It's not about the stereotypes you're usually given in the media.
It's a land of hardships and delights, sub-acute conflict and great calm, paradoxes and beauty.
These pages set out to give you a taste of that, and to encourage you to visit.
I love coming to Palestine because it's a very different country, owing to its unique circumstances. An occupied land, its fate controlled by the Israelis, it has avoided certain ills that many developing countries have fallen upon, and problems with dictatorships their Arabic neighbours have suffered.
Military occupation has given Palestinians a few gifts - though this doesn't justify the occupation. One gift is a relatively friendly and human society - hospitality, sharing and generosity are notable here. Foreign visitors are frequently deeply stirred by this. Another gift is attitude: Palestinians have faced stuff others avoid, they've come out the wiser for it, and there's a strong sense of social consensus there.
This is indeed a Holy Land: there's something in the energy of the land, in its 'place memory' and its inspiring and tragic history which makes it special, whether or not you're a believer in any of the three faiths rooted here. There's something very alive about this land.
There's something else too. You notice it when you cross the separation wall from Israel into the West Bank. Strangely, Palestine feels like a happier country, even under duress. Also, if you compare Palestine with Jordan, its Arab neighbour, Jordan is an economy while Palestine is more of a society. In our day, when globalisation and corporatisation have extended their tentacles across the globe, this social strength is rare. While Israel has won the conflict militarily, arguably the Palestinians have won it socially and spiritually.
There's something about the unknowns that Palestinians face. Things are better than they were during the intifada of 2000-2004, yet Palestinians have no clear sense of their future prospects, since they are controlled by Israeli occupiers with the acquiescence of the international community. Their insecurity creates a spiritual and human edge which makes the Palestinians very interesting people.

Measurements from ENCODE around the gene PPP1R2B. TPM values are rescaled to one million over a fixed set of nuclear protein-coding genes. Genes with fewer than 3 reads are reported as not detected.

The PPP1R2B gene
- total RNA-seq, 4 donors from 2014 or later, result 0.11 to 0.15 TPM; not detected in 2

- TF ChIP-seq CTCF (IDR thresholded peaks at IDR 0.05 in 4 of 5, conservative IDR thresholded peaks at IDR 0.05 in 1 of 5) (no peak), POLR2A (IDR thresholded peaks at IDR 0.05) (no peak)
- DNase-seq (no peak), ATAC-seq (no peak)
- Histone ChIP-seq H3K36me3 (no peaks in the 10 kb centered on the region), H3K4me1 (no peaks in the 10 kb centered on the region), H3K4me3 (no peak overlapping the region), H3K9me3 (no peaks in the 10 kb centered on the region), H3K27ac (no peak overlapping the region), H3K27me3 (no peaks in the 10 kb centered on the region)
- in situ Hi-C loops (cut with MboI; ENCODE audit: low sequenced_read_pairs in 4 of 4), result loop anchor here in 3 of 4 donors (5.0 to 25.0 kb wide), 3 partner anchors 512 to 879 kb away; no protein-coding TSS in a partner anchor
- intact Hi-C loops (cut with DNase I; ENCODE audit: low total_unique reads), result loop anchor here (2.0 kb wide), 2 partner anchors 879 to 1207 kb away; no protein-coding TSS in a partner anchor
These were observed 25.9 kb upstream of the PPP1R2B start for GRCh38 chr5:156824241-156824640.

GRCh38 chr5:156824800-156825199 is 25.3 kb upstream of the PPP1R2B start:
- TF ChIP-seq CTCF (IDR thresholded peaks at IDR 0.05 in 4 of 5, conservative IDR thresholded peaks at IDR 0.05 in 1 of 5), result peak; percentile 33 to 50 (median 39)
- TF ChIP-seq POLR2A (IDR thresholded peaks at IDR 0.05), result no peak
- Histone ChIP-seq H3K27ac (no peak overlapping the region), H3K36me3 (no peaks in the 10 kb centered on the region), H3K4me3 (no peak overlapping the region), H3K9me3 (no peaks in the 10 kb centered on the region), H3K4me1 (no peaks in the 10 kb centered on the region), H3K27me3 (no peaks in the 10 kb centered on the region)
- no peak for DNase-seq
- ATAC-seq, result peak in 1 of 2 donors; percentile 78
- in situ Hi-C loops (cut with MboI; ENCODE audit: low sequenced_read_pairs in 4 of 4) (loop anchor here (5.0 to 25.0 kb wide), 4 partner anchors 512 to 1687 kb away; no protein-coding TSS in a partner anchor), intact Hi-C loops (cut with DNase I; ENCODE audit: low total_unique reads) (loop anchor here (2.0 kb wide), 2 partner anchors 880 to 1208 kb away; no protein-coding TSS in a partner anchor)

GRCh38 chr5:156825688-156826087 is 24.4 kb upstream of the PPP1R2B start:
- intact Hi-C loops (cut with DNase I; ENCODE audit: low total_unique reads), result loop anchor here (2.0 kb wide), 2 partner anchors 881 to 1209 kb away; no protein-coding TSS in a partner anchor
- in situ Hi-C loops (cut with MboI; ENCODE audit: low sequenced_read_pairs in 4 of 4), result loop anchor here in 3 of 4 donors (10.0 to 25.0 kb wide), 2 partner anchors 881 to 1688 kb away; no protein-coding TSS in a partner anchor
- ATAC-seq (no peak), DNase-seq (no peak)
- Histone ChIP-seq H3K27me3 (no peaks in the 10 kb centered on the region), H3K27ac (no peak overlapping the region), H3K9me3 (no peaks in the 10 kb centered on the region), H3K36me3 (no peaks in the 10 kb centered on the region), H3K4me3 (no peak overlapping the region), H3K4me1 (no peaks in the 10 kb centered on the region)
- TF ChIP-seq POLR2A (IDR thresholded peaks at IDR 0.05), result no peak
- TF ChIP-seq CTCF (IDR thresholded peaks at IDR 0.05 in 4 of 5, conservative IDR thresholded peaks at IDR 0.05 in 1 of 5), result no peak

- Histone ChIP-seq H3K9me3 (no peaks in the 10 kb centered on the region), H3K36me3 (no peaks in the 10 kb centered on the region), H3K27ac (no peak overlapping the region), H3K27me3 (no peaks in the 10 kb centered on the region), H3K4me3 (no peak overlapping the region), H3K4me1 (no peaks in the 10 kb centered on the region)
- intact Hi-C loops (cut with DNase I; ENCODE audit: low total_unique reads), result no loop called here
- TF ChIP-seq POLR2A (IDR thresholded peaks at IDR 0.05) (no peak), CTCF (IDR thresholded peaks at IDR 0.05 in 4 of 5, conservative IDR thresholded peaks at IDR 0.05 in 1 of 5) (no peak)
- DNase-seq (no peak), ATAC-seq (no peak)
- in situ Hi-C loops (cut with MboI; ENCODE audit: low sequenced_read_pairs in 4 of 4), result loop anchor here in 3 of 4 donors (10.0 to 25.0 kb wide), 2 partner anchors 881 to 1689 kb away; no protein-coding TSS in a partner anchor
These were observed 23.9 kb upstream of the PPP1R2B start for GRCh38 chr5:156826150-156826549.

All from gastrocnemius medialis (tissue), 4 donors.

Life is not easy. Some suffer poverty, disadvantage and hopelessness but all, whatever their status, have their rights denied as humans and as a society, as a result of the occupation. People are dying and losing their birthrights daily. This makes life in Palestine very challenging. Its inhabitants are prisoners.
The West Bank landscape is impressive - elevated limestone highlands 700-800m (2,000-3,000ft) up, with deep valleys, villages, mosques, churches perched on hilltops or spilling down the sides of hills, and ancient agricultural terracing, olive trees and wide sweeps of scenery. Palestine's towns, some millennia-old, have old historic centres with alleyways, souks, nooks and crannies. The harmony between Palestinian Muslims and Christians is noteworthy. About 30% of the nation is secular too. There's little crime - except the military occupation and apartheid.
This is not a place for consumerist tourism. The locals invite you to open up, visit their families, hear their stories and join in their reality. These people are heartened by the visits of interested strangers.
That's why, to anyone with a human heart and a yen for something different, Palestine is worth a visit. If you don't want to visit, please keep this brave people, the Palestinians, in your prayers.
Click on the map, left, to see a full-size version.